Indonesian authorities announced that they would not close the Komodo island to tourists, as previously planned. Instead, the authorities will limit the number of tourists and raise fees to better protect the Komodo dragons, giant lizards, which are the main attraction of the island.
The nature park will not be closed to tourists from 2020, as previously suggested, said the Indonesian Minister of Environment, Siti Nurbaya, last week. “We are only going to transform the site into a world-class tourist destination,” she said in a statement.
The closure announced by the regional authorities was intended to preserve the giant lizards from the effects of mass tourism. But this initiative was badly received by the tourism sector and would have required the movement of several thousand inhabitants.
The closure should not apply to the neighboring islands of eastern Indonesia where the visitors can also see these lizards, the largest in the world.
Last year, the governor of the region caused some controversy by proposing to raise the fees charged to visitors to see the dragons to 500 dollars, 50 times the current rate of 10 dollars.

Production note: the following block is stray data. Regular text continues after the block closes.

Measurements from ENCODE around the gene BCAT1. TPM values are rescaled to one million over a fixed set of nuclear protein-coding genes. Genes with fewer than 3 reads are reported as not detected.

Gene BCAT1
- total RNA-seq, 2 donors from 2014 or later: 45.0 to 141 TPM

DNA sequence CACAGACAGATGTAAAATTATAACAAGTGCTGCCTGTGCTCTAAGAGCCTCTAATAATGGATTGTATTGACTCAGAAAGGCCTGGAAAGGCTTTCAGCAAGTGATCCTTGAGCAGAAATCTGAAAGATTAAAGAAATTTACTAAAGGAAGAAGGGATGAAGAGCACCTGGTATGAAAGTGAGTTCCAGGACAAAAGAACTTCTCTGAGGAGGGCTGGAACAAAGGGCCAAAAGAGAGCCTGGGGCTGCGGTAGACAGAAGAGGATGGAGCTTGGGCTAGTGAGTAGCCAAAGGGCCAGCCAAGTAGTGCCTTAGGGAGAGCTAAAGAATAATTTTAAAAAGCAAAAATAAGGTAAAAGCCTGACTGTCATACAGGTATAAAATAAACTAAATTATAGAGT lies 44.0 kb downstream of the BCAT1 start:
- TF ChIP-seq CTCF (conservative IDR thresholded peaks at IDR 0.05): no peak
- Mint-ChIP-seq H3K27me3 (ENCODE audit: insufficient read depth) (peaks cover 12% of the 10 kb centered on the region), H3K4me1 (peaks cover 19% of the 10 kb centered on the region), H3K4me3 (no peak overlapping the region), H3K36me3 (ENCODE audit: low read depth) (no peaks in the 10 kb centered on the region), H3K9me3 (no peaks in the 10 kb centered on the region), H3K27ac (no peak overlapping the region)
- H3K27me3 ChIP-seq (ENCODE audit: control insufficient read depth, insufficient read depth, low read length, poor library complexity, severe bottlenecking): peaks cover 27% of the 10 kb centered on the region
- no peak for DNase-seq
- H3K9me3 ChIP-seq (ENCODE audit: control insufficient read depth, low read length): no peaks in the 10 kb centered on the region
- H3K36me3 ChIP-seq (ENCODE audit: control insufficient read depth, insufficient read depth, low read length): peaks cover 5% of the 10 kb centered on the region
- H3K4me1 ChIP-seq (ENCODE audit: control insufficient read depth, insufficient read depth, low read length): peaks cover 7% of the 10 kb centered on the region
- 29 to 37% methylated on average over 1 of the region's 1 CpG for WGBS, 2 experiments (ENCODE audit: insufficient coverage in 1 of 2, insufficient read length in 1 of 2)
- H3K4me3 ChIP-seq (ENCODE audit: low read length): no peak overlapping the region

The Minister for Maritime Affairs, Luhut Pandjaitan, said a quota system would be put in place to limit the number of tourists to the island.
The decline in the population of wild deer and pigs, which are prey to the dragons, is also a concern, as well as poaching, intended to supply the trafficking of giant lizards.
Some 10,000 tourists visit the islands of the Komodo National Park every month, the only place where Komodo dragons can be seen in their natural habitat. Komodo island is home to around 2900 dragons, which can measure up to 3 meters in length. The adults weigh between 70 and 90 kilograms.
Tourism Minister, Guntur Sakti, said that the nature park would be transformed into a destination of choice. “It is important to ensure stability so that the tourist industry is not put into difficulty,” he underlined.
Tour operators selling cruises that pass through Komodo island had expressed concerns over the authorities’ indecision.
Indonesia wants to replicate Bali’s success by developing five other tourist destinations across the country, including Lake Toba on Sumatra island, the Buddhist temple of Borobudur (Central Java), or Labuan Bajo, a port on the Flores island near the Komodo island.